Deliveries of gasoil jumped to the highest in at least nine years on the ICE Futures Europe exchange as premiums of higher-value diesel slumped in the region this year.
The amount of 0.1 percent sulfur gasoil for February shipment surged to 629,700 metric tons, the most since at least January 2004, the earliest available data, according to Intercontinental Exchange Inc.’s website. That compares with 66,300 tons last month and 46,100 tons a year ago.
Deliveries were boosted by import-tenders from North Africa, demand for the higher sulfur grade in the Mediterranean region and a drop in diesel premiums in northwest Europe, said Miles Lang, an analyst at Facts Global Energy Inc. in London.
“Multiple parties are involved in the deliveries for February 2013 and the gasoil contract has managed similarly high delivery levels in the past,” said Claire Miller, a spokesman for the exchange. She declined to comment on specific participants involved in the deliveries.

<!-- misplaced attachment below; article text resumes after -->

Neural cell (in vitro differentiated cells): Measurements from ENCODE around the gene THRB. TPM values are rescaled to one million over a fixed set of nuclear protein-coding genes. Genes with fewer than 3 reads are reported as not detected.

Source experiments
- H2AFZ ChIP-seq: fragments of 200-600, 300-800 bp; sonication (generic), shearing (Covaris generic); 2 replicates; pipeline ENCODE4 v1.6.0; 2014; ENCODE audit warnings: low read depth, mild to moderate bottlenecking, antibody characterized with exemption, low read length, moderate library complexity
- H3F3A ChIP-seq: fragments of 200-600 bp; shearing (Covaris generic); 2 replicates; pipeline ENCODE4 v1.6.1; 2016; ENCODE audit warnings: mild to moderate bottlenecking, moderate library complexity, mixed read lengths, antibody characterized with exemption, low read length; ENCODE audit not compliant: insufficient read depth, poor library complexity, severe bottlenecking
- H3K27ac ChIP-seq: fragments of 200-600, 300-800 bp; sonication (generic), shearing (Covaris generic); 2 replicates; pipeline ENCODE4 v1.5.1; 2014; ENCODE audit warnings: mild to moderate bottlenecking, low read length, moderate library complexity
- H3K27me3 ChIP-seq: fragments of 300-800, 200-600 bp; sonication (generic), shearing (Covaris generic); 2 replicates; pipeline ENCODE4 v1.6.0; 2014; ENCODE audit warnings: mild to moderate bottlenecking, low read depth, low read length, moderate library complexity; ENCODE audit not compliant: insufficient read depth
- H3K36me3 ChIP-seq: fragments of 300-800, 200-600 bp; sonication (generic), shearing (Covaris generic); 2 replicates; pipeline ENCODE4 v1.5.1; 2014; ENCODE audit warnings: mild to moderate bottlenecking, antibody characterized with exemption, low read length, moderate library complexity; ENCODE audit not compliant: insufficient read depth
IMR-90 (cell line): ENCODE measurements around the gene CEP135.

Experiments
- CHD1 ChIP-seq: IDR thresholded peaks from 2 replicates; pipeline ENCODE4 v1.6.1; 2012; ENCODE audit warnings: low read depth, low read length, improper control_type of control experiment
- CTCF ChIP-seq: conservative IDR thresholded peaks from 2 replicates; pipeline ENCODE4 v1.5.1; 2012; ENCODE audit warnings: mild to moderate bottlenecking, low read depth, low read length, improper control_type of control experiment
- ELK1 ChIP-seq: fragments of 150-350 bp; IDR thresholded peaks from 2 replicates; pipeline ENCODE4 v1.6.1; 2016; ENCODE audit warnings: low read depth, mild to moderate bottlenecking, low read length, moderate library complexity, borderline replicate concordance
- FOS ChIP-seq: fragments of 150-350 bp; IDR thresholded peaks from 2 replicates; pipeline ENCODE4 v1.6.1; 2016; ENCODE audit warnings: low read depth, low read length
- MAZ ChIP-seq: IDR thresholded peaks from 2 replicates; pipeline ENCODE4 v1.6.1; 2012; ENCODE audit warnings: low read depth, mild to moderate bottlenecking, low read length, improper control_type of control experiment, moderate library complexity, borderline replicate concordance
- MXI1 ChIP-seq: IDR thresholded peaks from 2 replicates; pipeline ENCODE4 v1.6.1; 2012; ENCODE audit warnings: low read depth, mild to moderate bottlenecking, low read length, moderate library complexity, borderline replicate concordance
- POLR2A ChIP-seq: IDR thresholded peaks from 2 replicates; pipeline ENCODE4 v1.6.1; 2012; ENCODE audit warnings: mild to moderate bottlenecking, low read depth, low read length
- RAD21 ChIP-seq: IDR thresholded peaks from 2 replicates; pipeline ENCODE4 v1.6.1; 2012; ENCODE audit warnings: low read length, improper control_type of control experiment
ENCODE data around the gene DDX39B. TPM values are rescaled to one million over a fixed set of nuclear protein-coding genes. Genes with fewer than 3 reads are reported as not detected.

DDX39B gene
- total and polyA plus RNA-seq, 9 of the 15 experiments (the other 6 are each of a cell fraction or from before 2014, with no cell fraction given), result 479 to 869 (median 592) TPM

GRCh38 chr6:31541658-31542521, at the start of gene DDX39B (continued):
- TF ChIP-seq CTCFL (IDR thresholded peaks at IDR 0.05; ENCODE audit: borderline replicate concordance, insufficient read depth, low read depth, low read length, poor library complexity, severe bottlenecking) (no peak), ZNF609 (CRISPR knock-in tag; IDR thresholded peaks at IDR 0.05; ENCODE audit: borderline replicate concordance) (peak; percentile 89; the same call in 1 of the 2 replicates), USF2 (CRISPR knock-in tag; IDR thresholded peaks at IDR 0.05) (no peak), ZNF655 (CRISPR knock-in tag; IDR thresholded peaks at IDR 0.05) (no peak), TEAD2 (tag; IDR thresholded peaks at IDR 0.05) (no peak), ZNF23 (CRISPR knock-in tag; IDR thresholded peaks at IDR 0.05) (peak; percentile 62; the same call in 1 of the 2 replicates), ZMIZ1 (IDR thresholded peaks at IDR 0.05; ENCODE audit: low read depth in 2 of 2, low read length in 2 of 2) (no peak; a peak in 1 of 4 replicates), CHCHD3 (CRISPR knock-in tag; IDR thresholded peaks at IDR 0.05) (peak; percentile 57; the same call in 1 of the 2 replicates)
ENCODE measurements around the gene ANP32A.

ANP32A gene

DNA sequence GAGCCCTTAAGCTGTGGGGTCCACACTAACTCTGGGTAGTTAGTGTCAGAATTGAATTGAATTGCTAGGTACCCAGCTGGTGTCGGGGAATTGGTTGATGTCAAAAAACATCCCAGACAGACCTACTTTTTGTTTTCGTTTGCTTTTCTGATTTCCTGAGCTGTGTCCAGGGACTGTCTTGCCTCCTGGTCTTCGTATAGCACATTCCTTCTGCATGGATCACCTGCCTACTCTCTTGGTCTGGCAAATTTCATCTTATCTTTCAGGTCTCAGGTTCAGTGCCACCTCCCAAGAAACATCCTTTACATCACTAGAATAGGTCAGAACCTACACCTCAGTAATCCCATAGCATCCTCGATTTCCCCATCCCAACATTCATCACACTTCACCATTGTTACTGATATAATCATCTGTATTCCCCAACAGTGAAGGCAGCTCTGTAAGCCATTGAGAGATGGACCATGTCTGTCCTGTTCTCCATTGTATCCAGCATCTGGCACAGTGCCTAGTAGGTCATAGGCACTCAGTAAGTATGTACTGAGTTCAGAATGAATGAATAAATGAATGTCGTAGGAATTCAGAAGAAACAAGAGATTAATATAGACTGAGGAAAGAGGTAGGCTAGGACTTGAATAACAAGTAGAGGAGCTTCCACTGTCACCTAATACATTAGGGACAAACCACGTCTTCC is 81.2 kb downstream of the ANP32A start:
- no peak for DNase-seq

Ultra low-sulfur diesel fell to a premium of $3 a ton to gasoil futures on Feb. 5 in the Amsterdam-Rotterdam-Antwerp oil hub, the lowest since November 2009, according to data compiled by Bloomberg. That compared with an average $26.44 last year, the data show.
The smaller premium for diesel means traders are able to blend cheaper, high-sulfur gasoil to meet ICE specification, according to four traders of the products.
The ICE-traded spread between February and March gasoil contracts narrowed by almost $8 a ton from 8:00 a.m. and 11:30 a.m. London time, to about $4 a ton. It then widened briefly to about $9.50 and shrank to $1 a ton by the February contract expiry at 12:00 p.m., according to ICE data.
February gasoil expired at $1,026.25 a ton. The March contract dropped $4.50, or 0.4 percent, to $1,010.50 as of 5:08 p.m. London time.
Hedge funds and other money managers raised net-long bets on gasoil for a seventh week to 91,036 contracts in the week ended Feb. 5, according to data from ICE published yesterday.
February deliveries on the ultra-low-sulfur gasoil contract, which has the same maximum sulfur level as diesel, increased to 47,000 tons from 35,600 tons last month and 20,800 tons a year ago, according to ICE data released today. That grade contains no more than 10 parts per million of sulfur.